2 August 2002

Beware pitfalls of min-till as well as pluses

BEWARE, minimum tillage could create as many soil structure and environmental problems as the plough and is not the fail-safe system its advocates suggest.

Arable farmers need to be warned of the pitfalls as well as any potential benefits, says the Environment Agency.

"Get it wrong and surface compaction problems are created that have more damaging consequences for the environment than the plough," says the EAs Richard Smith.

"The plough, used in the wrong conditions, can create compaction problems, but at a much greater depth. Surface compaction creates rain wash, flooding and structural problems that have an impact both on and off the farm."

Environment Agency surveys have shown that in some flood-hit areas during 2001 between 19% and 49% of the land had soil structure problems.

IGER and IACR Long Ashton research has shown that erosion caused by surface run-off from soil with a poor structure is huge compared with run-off from a well structured soil.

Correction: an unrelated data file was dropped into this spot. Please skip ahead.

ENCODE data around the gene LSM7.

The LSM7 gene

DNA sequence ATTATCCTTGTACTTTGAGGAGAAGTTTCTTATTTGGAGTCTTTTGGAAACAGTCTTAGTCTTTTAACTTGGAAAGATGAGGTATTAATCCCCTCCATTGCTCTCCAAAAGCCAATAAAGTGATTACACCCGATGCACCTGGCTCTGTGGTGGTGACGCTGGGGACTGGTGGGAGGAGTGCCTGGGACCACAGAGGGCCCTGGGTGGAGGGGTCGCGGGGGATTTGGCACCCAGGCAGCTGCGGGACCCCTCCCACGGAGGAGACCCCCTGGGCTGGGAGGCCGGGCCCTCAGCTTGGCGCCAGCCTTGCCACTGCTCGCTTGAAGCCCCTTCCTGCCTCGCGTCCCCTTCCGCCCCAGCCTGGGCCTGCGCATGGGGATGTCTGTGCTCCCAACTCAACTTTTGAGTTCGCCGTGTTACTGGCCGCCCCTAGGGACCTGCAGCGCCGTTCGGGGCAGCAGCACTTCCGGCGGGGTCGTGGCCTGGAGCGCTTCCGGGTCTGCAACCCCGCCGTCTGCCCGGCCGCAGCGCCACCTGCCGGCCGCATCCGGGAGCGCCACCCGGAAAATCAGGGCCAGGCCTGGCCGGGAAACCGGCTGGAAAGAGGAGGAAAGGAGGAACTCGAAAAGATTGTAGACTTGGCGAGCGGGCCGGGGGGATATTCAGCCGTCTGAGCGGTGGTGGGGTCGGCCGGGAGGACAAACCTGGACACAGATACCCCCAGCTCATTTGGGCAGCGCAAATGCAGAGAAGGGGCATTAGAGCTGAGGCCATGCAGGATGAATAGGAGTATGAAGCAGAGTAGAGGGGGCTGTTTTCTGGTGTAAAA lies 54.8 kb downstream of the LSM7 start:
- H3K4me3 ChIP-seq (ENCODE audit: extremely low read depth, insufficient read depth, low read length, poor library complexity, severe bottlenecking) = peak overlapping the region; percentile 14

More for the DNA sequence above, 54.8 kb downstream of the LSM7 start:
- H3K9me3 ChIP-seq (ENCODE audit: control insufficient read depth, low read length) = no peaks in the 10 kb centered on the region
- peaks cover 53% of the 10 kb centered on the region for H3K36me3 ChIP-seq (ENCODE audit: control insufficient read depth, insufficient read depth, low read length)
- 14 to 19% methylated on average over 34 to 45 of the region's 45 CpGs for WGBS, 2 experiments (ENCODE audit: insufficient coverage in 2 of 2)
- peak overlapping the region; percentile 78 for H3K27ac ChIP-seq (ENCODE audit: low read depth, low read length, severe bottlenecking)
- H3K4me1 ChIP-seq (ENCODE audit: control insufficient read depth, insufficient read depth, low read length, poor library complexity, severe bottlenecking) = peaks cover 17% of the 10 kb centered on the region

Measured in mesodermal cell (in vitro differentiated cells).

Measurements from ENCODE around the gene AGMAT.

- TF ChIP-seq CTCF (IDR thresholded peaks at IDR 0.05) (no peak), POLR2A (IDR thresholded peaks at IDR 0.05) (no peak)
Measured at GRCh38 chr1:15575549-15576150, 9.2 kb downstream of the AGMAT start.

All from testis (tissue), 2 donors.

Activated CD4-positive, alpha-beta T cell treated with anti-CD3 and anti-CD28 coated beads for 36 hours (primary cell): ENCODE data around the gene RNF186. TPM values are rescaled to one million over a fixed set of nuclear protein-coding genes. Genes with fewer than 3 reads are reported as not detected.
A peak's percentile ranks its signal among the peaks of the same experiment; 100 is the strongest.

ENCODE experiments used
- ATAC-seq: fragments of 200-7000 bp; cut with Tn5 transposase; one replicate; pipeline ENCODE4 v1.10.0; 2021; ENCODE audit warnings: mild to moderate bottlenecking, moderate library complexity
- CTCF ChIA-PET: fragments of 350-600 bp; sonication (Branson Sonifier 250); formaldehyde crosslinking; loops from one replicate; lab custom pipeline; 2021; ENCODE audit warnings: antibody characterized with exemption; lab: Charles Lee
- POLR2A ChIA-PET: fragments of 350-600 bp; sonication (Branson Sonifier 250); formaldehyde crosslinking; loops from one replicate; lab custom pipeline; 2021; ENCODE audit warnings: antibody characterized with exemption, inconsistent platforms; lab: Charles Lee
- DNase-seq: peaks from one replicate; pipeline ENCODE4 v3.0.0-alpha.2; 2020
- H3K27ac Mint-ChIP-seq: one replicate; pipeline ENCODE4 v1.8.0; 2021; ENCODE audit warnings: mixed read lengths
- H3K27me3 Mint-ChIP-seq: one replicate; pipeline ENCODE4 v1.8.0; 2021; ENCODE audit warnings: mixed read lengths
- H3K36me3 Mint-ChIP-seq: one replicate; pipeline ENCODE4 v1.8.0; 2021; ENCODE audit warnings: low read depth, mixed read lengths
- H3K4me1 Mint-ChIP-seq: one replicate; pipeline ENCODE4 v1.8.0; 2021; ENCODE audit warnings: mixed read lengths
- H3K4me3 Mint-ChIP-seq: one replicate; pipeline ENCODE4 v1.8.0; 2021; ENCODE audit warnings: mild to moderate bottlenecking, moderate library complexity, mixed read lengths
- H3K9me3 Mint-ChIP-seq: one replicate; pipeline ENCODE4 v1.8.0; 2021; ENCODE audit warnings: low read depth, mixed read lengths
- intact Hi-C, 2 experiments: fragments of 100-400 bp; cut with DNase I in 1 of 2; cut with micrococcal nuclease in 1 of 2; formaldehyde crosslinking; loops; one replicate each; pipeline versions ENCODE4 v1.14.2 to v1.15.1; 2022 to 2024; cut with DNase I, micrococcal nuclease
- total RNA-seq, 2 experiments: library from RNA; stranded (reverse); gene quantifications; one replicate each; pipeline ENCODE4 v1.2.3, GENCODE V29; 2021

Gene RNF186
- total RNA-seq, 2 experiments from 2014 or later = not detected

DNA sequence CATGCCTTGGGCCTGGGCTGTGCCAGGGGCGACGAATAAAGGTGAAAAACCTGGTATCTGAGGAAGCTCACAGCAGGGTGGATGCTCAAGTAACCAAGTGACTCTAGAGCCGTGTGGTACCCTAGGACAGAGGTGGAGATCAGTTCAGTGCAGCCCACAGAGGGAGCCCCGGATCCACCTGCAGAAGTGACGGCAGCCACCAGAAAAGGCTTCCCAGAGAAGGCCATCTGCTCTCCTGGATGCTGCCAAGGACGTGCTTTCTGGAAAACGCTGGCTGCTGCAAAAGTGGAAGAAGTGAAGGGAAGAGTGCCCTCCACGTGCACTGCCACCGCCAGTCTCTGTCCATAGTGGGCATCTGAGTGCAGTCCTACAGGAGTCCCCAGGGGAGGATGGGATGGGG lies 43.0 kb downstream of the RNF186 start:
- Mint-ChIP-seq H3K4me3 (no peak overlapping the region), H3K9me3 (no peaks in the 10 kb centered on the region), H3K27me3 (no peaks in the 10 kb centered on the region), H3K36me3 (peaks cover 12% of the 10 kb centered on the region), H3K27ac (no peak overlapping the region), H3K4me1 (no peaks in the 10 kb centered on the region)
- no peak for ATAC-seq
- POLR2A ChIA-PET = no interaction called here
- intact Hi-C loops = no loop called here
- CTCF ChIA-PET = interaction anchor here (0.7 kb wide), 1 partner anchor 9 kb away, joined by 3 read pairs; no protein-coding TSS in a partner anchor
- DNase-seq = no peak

Soil compaction

"Although soil compaction has been occurring for generations, it is now much more widespread and can, therefore, significantly affect down-stream areas," Mr Smith says.

Minimum tillage can improve organic matter levels near the soil surface to improve stability, but it is still vulnerable to compaction when worked in less than ideal conditions.

Good structure can be achieved by minimum tillage, but the Environment Agency warns there is less room for error. If compaction does occur it is near the surface giving a greater risk of water running off with soil, nutrients and pesticides to pollute ditches, streams, and rivers.

Mr Smith doubts if there is a single preferred cultivation system to prevent erosion and protect the environment.

"The aim should be to ensure the soil acts like a sponge. This can be achieved by a range of tillage practices. Farmers need to be extra vigilant and keep an eye on soil structure, because the scope for error seems to be getting larger, and therefore the problems are also more acute," Mr Smith concludes. &#42